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April 9, 2014

Jonathan Tobin: Why Did Kerry Lie About Israeli Blame?

Samuel G. Freedman: A resolution 70 years later for a father's unsettling legacy of ashes from Dachau

Jessica Ivins: A resolution 70 years later for a father's unsettling legacy of ashes from Dachau

Kim Giles: Asking for help is not weakness

Kathy Kristof and Barbara Hoch Marcus: 7 Great Growth Israeli Stocks

Matthew Mientka: How Beans, Peas, And Chickpeas Cleanse Bad Cholesterol and Lowers Risk of Heart Disease

Sabrina Bachai: 5 At-Home Treatments For Headaches

The Kosher Gourmet by Daniel Neman Have yourself a matzo ball: The secrets bubby never told you and recipes she could have never imagined

April 8, 2014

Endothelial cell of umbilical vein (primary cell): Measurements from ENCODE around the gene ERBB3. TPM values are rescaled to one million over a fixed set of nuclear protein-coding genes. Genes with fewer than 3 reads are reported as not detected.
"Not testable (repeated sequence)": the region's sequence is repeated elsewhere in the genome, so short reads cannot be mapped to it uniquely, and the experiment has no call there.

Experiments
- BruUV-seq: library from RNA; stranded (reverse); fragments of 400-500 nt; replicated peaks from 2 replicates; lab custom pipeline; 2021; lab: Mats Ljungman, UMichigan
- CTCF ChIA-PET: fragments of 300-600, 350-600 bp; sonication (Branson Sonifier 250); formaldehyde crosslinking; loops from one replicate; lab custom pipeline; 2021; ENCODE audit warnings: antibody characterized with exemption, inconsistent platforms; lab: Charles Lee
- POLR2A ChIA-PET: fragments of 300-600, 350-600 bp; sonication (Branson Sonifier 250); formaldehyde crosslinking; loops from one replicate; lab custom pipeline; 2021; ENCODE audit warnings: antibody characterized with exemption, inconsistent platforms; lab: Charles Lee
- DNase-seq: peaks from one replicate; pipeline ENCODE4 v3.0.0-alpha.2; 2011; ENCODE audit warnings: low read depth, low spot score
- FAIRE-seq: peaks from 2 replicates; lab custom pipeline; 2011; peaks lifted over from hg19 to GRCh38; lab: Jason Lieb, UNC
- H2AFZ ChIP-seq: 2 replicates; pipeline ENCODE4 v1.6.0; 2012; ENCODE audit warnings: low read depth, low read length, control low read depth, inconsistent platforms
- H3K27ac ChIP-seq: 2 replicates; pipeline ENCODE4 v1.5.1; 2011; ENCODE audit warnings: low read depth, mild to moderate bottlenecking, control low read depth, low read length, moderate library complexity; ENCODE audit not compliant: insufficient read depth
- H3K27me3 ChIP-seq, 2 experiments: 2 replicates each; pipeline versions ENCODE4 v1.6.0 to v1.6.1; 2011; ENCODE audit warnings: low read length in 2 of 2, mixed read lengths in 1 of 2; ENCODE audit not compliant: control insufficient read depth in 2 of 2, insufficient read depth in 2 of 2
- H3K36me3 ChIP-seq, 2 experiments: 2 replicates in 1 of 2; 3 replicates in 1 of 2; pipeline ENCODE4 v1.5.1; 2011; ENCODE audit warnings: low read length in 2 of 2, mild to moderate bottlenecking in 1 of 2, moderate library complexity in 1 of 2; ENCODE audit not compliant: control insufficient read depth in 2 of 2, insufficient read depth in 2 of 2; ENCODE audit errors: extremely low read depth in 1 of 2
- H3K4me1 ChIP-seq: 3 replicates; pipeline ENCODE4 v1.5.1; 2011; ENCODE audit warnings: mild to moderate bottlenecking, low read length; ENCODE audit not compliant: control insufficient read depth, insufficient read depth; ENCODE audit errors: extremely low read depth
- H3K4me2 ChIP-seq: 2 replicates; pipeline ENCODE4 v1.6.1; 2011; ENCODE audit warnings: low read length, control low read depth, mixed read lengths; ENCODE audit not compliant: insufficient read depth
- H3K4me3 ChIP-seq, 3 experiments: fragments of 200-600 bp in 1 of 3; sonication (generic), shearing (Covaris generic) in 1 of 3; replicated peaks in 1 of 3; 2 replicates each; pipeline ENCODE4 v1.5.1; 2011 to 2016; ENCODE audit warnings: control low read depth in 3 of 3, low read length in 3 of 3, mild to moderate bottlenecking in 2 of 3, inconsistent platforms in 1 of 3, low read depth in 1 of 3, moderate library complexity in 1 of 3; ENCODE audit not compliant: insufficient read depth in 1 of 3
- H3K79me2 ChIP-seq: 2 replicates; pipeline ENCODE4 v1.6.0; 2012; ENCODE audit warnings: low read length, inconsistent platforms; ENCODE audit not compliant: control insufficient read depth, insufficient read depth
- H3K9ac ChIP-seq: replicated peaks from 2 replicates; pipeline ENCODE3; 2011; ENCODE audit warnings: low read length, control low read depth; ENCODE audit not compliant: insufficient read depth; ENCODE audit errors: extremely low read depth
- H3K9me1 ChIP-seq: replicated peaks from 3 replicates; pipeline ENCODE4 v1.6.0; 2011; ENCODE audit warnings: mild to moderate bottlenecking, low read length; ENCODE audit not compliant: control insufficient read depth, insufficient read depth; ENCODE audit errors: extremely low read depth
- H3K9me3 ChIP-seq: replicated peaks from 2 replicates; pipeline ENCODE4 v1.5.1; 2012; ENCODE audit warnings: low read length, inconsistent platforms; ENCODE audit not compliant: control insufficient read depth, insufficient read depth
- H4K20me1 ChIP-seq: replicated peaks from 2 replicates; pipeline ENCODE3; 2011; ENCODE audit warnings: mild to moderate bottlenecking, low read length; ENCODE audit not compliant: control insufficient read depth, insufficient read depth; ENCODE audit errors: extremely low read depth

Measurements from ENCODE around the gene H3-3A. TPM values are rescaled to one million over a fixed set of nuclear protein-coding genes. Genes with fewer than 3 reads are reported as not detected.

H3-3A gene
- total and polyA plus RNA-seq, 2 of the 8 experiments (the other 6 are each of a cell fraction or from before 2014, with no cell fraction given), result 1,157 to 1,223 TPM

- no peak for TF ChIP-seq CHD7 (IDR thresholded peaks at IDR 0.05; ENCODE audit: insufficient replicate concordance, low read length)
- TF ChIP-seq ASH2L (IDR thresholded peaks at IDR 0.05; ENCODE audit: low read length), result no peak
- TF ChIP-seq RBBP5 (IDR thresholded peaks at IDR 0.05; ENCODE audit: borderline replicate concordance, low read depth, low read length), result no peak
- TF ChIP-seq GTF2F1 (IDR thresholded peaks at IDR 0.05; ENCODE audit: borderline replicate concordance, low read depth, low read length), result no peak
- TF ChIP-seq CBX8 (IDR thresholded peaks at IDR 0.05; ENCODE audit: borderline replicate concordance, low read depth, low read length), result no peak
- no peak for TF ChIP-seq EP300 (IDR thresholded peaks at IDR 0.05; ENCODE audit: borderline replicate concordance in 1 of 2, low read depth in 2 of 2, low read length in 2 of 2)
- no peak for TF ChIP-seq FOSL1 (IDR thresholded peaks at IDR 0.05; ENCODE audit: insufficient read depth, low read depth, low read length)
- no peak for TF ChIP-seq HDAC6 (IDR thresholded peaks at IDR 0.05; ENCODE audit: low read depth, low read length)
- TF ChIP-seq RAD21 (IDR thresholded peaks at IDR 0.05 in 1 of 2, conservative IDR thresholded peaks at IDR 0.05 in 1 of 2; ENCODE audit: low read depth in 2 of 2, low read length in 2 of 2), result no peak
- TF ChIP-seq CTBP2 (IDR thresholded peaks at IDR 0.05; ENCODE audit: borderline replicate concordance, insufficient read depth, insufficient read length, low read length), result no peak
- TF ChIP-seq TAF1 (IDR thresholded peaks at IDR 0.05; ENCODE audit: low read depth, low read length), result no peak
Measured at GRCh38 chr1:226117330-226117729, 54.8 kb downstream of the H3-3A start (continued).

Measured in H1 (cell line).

Lori Nawyn: At Your Wit's End and Back: Finding Peace

Susan B. Garland and Rachel L. Sheedy: Strategies Married Couples Can Use to Boost Benefits

David Muhlbaum: Smart Tax Deductions Non-Itemizers Can Claim

Jill Weisenberger, M.S., R.D.N., C.D.E : Before You Lose Your Mental Edge

Dana Dovey: Coffee Drinkers Rejoice! Your Cup Of Joe Can Prevent Death From Liver Disease

Chris Weller: Electric 'Thinking Cap' Puts Your Brain Power Into High Gear

The Kosher Gourmet by Marlene Parrish A gift of hazelnuts keeps giving --- for a variety of nutty recipes: Entree, side, soup, dessert

April 4, 2014

Rabbi David Gutterman: The Word for Nothing Means Everything

Charles Krauthammer: Kerry's folly, Chapter 3

Amy Peterson: A life of love: How to build lasting relationships with your children

John Ericson: Older Women: Save Your Heart, Prevent Stroke Don't Drink Diet

John Ericson: Why 50 million Americans will still have spring allergies after taking meds

Cameron Huddleston: Best and Worst Buys of April 2014

Stacy Rapacon: Great Mutual Funds for Young Investors

Sarah Boesveld: Teacher keeps promise to mail thousands of former students letters written by their past selves